From Karl Barth’s Dogmatics in Outline, a short book developed from a series of lectures he gave on the Apostle’s Creed. In this section, Barth is discussing the line “under Pontius Pilate”:
“How comes Pontius Pilate into the Creed?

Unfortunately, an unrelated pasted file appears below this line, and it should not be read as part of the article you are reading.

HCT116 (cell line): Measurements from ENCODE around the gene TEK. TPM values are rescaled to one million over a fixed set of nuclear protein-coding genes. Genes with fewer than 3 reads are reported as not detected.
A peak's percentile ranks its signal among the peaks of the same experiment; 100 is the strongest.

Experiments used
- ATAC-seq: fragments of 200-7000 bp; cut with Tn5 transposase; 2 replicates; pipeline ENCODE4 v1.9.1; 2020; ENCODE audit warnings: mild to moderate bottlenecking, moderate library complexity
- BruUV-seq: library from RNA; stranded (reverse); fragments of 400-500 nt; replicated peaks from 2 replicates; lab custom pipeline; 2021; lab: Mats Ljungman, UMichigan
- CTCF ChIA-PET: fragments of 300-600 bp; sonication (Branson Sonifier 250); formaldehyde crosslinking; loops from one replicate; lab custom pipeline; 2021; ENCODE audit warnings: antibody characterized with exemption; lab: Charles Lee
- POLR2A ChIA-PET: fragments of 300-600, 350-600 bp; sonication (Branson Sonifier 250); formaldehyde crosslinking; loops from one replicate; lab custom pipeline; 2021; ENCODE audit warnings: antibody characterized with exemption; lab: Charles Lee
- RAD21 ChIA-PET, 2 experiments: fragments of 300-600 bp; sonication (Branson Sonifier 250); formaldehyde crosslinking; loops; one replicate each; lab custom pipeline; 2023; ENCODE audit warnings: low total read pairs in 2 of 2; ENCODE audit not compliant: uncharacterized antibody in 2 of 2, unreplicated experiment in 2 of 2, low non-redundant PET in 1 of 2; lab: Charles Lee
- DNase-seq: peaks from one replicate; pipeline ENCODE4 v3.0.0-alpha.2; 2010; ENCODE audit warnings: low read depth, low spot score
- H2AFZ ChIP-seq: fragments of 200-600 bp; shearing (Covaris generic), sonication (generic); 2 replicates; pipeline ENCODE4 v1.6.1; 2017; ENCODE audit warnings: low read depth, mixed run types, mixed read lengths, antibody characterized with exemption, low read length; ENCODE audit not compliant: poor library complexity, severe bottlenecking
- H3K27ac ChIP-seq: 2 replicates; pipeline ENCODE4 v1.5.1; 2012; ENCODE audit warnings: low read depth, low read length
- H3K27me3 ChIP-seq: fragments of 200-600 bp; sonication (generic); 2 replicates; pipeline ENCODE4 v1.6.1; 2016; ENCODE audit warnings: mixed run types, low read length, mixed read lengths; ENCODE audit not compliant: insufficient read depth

“This name in connexion with the Passion of Christ makes it unmistakably clear that this Passion of Jesus Christ, this unveiling of man’s rebellion and of God’s wrath, yet also of His mercy, did not take place in heaven or in some remote planet or even in some world of ideas; it took place in our time, in the centre of the world-history in which our life is played out. So we must not escape from this life. We must not take flight to a better land or to some height or other unknown, nor to any spiritual Cloud-Cukcooland nor to a Christian fairyland. God has come into our life in its utter unloveliness and frightfulness. That the Word became flesh also means that it became temporal, historical. It assumed the form which belongs to the human creature, in which there are such folk as this very Pontius Pilate – the people we belong to and who are also ourselves at any time on a slightly larger scale! It is not necessary to close our eyes to this, for God has not closed His either; He has entered into it all. The Incarnation of the Word is an extremely concrete event, in which a human name may play a part. God’s Word has the character of the hic et nunc. There is nothing in the opinion of Lessing that God’s Word is an ‘eternal truth of reason”, and not an ‘accidental truth of history’. God’s history is indeed an accidental truth of history, like this petty commandant. God was not ashamed to exist in this accidental state. To the factors which determined our human time and human history belong, in virtue of the name Pontius Pilate, the life and Passion of Jesus as well. We are not left alone in this frightful world. Into this alien land God has come to us.”